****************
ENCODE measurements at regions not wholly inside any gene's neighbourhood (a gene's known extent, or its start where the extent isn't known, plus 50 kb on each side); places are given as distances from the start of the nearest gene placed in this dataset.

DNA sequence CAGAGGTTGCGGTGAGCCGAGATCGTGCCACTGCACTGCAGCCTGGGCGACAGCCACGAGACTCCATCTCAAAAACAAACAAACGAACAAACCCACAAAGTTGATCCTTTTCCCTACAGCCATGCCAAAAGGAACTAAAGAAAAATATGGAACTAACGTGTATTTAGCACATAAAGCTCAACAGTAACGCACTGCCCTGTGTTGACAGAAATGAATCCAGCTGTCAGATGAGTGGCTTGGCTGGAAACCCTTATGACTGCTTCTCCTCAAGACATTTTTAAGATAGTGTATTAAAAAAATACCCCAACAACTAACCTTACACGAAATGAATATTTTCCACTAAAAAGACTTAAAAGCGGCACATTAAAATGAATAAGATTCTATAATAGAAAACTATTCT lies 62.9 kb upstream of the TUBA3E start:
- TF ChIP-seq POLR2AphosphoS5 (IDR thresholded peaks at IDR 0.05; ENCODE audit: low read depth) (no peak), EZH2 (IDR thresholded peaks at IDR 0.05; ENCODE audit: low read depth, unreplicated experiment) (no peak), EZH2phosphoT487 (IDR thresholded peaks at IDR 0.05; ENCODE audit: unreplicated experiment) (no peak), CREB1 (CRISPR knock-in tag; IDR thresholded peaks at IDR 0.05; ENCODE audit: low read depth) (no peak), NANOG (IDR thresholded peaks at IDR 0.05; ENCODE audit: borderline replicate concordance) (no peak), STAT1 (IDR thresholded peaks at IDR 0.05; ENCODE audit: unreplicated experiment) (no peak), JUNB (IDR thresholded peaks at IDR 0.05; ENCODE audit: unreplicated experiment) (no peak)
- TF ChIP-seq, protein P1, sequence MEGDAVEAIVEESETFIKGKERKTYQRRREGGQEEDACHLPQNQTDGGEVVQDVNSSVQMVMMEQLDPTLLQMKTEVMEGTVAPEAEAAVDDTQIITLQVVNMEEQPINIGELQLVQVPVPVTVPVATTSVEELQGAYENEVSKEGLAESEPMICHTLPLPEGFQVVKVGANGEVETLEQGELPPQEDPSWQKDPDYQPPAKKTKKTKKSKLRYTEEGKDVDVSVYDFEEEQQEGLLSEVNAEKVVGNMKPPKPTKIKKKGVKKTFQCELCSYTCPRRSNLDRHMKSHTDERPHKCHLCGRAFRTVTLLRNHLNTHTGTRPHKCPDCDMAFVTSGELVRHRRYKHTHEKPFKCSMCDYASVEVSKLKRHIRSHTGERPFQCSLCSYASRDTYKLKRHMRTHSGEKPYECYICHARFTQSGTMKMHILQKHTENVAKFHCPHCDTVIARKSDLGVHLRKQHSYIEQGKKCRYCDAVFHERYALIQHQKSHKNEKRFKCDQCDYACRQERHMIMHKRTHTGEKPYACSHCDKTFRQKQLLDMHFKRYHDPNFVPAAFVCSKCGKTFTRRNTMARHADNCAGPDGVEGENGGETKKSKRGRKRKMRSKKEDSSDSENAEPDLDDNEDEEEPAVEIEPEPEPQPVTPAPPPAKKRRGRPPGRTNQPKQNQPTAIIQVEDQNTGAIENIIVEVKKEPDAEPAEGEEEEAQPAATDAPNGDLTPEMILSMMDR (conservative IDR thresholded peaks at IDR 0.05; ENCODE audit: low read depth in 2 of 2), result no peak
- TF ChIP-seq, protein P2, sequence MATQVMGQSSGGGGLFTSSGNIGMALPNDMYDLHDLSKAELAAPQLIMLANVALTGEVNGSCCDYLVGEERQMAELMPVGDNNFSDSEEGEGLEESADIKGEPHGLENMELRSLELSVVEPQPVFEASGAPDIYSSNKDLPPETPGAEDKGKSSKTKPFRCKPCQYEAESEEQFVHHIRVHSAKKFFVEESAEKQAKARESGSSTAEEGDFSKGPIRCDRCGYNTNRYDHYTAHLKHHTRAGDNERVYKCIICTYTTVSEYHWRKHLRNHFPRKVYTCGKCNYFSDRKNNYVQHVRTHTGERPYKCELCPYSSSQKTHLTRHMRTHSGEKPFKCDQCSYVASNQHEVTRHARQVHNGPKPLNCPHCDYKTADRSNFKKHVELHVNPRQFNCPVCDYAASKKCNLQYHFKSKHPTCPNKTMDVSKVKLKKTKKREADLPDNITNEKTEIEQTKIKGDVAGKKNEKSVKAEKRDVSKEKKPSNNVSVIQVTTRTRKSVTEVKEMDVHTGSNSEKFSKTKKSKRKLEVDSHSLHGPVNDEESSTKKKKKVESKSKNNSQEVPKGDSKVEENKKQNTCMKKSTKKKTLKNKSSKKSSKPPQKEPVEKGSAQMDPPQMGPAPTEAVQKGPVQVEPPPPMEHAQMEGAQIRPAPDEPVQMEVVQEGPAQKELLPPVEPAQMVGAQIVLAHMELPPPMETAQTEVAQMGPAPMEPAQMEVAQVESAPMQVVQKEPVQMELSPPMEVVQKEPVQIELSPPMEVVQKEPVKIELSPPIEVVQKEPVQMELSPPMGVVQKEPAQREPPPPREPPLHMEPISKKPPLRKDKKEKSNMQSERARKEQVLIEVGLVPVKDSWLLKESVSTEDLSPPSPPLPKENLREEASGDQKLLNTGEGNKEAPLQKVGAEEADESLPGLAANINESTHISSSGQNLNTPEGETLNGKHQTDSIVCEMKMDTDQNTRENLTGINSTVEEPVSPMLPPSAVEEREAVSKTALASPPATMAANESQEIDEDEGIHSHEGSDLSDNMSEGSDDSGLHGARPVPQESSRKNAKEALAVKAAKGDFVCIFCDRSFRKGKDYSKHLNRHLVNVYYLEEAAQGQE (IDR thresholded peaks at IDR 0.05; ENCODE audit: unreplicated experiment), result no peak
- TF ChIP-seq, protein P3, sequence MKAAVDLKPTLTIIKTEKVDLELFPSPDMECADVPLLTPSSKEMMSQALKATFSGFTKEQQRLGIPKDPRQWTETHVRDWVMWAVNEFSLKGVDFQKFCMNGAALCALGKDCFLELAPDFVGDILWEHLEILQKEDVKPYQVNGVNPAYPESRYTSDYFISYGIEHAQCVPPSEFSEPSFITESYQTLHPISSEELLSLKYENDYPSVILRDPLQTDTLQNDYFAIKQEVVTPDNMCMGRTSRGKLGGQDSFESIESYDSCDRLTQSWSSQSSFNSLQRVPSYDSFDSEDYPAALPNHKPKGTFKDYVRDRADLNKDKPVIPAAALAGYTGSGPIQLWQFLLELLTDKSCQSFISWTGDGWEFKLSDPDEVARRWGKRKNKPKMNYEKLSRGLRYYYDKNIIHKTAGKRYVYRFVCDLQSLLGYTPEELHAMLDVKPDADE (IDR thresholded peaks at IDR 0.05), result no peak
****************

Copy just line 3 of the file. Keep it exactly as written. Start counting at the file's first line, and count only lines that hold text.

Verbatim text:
- TF ChIP-seq POLR2AphosphoS5 (IDR thresholded peaks at IDR 0.05; ENCODE audit: low read depth) (no peak), EZH2 (IDR thresholded peaks at IDR 0.05; ENCODE audit: low read depth, unreplicated experiment) (no peak), EZH2phosphoT487 (IDR thresholded peaks at IDR 0.05; ENCODE audit: unreplicated experiment) (no peak), CREB1 (CRISPR knock-in tag; IDR thresholded peaks at IDR 0.05; ENCODE audit: low read depth) (no peak), NANOG (IDR thresholded peaks at IDR 0.05; ENCODE audit: borderline replicate concordance) (no peak), STAT1 (IDR thresholded peaks at IDR 0.05; ENCODE audit: unreplicated experiment) (no peak), JUNB (IDR thresholded peaks at IDR 0.05; ENCODE audit: unreplicated experiment) (no peak)